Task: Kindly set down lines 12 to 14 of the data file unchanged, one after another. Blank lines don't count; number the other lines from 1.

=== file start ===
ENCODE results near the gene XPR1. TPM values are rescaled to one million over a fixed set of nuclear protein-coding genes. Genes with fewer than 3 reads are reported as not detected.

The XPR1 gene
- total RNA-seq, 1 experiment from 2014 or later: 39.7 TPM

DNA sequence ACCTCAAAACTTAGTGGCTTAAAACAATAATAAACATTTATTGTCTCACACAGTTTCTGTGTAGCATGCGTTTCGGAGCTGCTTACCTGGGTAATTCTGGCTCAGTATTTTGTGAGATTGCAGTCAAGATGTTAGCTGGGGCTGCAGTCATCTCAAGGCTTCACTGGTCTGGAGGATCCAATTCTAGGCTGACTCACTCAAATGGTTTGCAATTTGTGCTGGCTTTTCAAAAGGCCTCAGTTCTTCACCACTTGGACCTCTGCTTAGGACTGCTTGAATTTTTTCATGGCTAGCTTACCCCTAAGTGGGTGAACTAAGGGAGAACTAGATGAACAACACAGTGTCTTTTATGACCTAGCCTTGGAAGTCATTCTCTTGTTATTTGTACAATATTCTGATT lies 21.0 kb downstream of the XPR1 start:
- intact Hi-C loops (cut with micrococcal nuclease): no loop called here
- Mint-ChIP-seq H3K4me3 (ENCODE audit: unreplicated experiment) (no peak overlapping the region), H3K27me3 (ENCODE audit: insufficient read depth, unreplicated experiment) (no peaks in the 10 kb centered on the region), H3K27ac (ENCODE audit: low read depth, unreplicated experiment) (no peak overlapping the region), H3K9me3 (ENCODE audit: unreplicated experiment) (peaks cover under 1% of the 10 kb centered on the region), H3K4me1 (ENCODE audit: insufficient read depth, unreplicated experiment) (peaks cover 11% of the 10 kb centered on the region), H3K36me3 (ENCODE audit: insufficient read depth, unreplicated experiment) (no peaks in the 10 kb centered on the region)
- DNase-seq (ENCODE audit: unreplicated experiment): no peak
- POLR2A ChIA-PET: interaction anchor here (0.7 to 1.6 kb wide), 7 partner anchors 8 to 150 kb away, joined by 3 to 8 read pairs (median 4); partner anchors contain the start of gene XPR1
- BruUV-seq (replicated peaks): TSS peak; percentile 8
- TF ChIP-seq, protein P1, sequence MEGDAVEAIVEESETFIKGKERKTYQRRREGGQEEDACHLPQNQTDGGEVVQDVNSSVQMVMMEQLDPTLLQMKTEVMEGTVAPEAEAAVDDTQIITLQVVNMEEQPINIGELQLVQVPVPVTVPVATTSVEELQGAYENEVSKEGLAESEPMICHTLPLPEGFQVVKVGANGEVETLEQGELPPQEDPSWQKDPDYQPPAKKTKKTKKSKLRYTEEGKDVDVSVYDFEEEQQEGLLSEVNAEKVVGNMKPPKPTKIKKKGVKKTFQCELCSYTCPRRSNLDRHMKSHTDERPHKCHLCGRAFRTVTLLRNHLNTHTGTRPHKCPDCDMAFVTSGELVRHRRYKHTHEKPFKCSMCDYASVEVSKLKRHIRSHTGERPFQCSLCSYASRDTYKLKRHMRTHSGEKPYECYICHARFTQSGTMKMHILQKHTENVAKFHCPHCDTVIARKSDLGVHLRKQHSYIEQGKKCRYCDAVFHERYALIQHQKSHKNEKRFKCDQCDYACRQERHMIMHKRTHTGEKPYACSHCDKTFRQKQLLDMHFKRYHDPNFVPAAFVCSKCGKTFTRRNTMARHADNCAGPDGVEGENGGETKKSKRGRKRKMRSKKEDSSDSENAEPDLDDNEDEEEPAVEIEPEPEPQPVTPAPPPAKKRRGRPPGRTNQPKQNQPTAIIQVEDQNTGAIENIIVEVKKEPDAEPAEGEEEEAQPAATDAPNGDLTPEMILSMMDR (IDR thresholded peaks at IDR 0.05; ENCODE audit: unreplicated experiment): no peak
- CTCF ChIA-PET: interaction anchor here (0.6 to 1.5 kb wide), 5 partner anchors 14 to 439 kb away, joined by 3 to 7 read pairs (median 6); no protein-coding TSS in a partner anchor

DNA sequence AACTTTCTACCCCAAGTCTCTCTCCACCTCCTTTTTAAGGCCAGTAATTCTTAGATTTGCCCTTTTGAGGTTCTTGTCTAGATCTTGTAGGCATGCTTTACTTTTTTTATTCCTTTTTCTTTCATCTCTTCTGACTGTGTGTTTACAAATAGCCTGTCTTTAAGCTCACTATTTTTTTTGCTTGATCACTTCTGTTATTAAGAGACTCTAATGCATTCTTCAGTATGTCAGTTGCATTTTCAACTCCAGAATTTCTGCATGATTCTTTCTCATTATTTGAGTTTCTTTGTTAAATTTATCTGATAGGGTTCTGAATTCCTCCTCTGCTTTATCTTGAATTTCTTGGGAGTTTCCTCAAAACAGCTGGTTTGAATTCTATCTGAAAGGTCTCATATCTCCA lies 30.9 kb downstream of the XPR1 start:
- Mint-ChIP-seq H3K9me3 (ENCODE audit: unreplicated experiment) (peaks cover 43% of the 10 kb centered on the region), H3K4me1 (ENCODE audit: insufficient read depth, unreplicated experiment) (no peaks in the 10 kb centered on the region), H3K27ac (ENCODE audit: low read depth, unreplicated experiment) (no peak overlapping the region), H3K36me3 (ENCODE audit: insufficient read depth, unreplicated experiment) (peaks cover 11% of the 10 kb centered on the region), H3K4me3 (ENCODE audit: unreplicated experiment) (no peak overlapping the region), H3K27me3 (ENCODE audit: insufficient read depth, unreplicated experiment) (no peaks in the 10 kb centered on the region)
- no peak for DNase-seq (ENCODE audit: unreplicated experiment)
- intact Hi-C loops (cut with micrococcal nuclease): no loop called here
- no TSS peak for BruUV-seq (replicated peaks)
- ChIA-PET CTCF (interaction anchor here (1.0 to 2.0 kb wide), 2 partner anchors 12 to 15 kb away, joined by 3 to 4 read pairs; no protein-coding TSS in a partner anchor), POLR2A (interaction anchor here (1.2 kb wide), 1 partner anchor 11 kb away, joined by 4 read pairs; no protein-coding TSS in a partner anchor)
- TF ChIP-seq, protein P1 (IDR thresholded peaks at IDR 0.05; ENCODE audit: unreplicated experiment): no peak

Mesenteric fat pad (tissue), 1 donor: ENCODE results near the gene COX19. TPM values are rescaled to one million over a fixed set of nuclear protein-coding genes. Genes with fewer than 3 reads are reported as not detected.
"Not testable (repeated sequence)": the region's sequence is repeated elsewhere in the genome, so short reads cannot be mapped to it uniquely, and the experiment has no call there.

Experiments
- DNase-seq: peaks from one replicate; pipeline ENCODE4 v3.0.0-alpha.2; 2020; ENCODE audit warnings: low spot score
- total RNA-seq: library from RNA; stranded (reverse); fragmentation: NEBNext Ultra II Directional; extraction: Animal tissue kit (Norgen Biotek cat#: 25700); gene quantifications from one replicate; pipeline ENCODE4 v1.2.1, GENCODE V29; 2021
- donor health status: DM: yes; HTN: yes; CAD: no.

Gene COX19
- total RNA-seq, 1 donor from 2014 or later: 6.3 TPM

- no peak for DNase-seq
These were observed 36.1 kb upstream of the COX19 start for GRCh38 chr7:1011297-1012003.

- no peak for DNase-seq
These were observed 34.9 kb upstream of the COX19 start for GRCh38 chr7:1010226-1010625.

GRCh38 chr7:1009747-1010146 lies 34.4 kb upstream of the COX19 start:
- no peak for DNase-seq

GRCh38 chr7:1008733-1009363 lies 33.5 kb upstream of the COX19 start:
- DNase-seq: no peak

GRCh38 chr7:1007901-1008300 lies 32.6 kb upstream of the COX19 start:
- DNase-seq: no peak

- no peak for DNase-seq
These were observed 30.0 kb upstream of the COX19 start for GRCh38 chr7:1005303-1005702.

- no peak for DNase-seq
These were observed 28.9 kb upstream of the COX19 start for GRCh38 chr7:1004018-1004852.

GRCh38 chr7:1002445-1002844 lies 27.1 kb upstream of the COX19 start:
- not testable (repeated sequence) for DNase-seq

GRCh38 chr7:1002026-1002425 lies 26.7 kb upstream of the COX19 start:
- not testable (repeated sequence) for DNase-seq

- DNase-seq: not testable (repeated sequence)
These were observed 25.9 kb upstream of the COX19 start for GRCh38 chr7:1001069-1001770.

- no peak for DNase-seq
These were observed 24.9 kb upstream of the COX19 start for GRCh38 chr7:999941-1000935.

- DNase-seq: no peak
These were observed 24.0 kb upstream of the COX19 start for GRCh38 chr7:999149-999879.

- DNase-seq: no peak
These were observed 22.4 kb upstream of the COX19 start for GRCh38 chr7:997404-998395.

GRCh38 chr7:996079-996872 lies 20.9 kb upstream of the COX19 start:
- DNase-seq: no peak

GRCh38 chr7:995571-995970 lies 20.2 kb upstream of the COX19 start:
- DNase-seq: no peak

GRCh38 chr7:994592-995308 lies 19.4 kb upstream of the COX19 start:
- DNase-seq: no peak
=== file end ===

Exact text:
DNA sequence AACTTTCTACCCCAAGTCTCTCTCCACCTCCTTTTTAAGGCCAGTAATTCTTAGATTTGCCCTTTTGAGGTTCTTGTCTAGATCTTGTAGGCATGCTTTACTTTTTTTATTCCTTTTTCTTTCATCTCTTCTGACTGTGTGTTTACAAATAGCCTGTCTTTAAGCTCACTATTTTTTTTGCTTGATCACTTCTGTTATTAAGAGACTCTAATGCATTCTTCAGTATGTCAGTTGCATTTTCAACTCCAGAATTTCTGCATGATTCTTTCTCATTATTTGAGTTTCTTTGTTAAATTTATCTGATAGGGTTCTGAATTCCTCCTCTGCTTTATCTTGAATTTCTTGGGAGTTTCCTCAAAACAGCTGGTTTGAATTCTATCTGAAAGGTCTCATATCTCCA lies 30.9 kb downstream of the XPR1 start:
- Mint-ChIP-seq H3K9me3 (ENCODE audit: unreplicated experiment) (peaks cover 43% of the 10 kb centered on the region), H3K4me1 (ENCODE audit: insufficient read depth, unreplicated experiment) (no peaks in the 10 kb centered on the region), H3K27ac (ENCODE audit: low read depth, unreplicated experiment) (no peak overlapping the region), H3K36me3 (ENCODE audit: insufficient read depth, unreplicated experiment) (peaks cover 11% of the 10 kb centered on the region), H3K4me3 (ENCODE audit: unreplicated experiment) (no peak overlapping the region), H3K27me3 (ENCODE audit: insufficient read depth, unreplicated experiment) (no peaks in the 10 kb centered on the region)
- no peak for DNase-seq (ENCODE audit: unreplicated experiment)